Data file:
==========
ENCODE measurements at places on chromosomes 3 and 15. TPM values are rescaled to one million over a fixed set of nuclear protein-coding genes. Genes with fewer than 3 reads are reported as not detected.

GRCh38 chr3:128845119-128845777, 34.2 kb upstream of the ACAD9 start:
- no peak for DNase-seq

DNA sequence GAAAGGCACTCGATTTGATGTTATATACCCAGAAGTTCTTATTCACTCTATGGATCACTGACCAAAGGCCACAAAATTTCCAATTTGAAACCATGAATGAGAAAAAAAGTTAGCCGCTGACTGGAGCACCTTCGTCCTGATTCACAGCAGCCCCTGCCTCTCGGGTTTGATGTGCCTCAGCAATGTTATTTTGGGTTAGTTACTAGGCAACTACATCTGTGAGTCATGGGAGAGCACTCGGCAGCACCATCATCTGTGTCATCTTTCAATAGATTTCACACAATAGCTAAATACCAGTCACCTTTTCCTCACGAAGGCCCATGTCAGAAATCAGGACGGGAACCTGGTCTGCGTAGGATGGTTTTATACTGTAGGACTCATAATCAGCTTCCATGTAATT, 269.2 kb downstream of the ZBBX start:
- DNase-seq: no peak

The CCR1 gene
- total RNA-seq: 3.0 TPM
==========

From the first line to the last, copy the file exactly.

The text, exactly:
ENCODE measurements at places on chromosomes 3 and 15. TPM values are rescaled to one million over a fixed set of nuclear protein-coding genes. Genes with fewer than 3 reads are reported as not detected.

GRCh38 chr3:128845119-128845777, 34.2 kb upstream of the ACAD9 start:
- no peak for DNase-seq

DNA sequence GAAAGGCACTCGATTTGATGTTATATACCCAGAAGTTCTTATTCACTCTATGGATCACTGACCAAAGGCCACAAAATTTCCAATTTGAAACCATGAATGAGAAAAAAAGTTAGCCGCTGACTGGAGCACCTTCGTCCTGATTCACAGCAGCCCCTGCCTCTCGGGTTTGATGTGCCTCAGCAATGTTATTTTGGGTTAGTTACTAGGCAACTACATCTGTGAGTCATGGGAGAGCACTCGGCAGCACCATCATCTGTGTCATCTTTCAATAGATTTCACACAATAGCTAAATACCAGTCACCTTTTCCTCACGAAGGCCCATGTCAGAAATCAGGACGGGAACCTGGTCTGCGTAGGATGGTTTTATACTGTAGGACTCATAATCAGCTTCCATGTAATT, 269.2 kb downstream of the ZBBX start:
- DNase-seq: no peak

The CCR1 gene
- total RNA-seq: 3.0 TPM